Porterlodges for the National Park De Hoge Veluwe

Three Porters’ Lodges

The three lodges are situated by the entrance to the “Hoge Veluwe” National Park, in the villages of Rijzenburg, Hoenderloo and Otterlo. The park is famous for its natural beauty and for the Kröller-Müller Museum situated in the middle of it. The park is also known for its high quality architecture: for example the museum by Henry van de Velde with an extension by Wim Quist and Hunting Lodge for Kröller-Müller designed by Berlage.
The shape of the archetypical lodge - the little house – has been deformed by site-specific conditions, such as the movement of passing traffic, the positions of car parks and bicycle parks, and is enlarged (stretched) in the direction of the visiting public.
Each entrance lodge was given a different material expression. Wood (Western Red Cedar) steel (Corten steel) and bricks represent the 3 elements of the park: nature, art and architecture. At the Rijzenburg entrance, wood was utilised, recalling nature and hunting – the origins of the park. The Hoenderloo lodge refers to art of the Kröller-Müller Museum with its collection of modern art and its extensive sculpture garden – and is constructed of Corten steel. The architecture of the park is evoked in the Otterlo lodge with its brick and concrete finish.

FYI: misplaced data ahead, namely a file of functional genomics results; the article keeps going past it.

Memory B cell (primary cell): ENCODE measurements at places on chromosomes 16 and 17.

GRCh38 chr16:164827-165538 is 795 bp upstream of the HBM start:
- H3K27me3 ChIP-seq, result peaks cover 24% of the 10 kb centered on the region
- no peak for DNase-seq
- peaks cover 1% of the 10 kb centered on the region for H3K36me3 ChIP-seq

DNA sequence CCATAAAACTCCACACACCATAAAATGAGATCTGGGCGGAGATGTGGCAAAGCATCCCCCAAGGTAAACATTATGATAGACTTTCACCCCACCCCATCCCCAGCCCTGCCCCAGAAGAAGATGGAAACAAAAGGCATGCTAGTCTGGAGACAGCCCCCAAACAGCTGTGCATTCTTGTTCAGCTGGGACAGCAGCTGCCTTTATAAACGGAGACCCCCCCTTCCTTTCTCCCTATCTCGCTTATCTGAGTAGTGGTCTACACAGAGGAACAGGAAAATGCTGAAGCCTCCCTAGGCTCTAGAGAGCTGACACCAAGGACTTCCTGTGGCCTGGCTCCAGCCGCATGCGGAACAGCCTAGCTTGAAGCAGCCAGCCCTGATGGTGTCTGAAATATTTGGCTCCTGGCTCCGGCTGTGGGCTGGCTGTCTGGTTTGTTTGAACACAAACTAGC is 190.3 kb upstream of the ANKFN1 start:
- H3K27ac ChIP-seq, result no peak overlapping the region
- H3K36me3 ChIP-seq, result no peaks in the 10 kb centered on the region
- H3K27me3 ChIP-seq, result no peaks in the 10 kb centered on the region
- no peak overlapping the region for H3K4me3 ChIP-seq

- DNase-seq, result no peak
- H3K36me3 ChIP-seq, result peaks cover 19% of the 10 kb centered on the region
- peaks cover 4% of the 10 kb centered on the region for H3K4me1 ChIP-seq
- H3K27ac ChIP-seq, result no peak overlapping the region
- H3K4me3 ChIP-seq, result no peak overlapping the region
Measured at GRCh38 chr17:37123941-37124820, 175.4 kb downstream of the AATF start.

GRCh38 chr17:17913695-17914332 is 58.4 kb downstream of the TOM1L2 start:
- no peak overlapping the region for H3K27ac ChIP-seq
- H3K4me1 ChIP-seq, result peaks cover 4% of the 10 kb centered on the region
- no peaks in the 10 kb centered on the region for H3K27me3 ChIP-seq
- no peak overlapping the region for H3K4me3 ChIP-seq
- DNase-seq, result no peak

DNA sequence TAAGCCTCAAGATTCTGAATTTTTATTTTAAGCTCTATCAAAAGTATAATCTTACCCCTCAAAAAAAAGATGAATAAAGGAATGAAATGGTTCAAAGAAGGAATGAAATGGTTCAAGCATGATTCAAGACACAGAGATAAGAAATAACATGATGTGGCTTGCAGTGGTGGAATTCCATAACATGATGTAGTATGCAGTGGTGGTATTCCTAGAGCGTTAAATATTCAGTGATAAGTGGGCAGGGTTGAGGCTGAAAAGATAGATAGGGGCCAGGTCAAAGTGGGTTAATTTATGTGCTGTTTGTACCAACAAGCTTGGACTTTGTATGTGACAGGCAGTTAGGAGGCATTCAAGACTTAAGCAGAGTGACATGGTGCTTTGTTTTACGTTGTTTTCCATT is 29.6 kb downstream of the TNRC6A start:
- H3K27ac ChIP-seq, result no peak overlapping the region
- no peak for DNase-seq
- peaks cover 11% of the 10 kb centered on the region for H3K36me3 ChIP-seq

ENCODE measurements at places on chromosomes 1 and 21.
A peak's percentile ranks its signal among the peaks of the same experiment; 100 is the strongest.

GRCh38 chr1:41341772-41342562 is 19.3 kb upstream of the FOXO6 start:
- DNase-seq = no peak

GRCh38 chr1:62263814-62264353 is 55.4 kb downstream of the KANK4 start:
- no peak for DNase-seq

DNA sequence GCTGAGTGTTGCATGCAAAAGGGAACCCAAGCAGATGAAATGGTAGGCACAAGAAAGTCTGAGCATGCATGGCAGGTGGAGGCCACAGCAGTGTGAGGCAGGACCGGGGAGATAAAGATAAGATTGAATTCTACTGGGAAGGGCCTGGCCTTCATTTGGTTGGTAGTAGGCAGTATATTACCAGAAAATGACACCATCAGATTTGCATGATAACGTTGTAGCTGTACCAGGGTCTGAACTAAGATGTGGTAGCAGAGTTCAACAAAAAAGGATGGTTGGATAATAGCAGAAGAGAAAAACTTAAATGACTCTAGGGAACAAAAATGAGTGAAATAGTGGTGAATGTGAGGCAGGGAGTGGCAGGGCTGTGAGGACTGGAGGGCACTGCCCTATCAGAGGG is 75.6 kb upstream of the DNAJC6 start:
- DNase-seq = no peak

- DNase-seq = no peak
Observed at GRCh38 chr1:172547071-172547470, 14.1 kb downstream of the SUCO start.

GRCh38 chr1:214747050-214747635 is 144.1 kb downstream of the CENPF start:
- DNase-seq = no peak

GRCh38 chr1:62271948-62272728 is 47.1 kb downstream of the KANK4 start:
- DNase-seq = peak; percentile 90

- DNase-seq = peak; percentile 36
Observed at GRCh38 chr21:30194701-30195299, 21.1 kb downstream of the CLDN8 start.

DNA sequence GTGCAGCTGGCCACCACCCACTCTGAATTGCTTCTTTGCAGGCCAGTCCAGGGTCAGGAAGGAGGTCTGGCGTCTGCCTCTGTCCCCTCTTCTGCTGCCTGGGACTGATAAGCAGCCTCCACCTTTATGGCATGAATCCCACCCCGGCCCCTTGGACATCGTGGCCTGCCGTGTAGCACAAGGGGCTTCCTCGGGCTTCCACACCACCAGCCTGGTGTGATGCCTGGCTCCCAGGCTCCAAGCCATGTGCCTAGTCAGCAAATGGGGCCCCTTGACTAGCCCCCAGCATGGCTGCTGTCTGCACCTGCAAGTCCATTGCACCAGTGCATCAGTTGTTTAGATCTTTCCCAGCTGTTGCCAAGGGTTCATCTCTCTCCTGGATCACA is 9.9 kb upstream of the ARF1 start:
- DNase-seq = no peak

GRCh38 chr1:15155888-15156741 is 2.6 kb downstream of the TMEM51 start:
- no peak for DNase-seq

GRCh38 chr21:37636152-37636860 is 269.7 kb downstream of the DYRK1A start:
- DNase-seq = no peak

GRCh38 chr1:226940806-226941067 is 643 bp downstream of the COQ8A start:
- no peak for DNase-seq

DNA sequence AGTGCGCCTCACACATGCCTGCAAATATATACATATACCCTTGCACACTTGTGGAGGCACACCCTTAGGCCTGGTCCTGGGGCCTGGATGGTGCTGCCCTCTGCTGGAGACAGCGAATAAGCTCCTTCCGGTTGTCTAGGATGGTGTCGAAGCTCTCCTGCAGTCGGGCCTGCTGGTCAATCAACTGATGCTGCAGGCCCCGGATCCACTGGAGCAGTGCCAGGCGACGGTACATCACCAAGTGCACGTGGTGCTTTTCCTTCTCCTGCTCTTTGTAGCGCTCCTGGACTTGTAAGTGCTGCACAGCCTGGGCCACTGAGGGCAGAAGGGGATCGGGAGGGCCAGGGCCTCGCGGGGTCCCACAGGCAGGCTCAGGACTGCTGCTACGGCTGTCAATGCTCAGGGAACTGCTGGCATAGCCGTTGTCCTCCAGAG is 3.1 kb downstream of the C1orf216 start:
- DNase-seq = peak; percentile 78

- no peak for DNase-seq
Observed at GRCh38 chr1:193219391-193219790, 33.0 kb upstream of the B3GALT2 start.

All materials were used in their natural state and are gradually weathering over time. To further emphasise the object-like and artificial quality of the lodges, the same materials were used all over the buildings, including roofs, shutters and doors, with a detailing that corresponds to the physical capacity of the materials.
The lodges were designed to be completely closed during closure time thus turning into mysterious sculptural objects.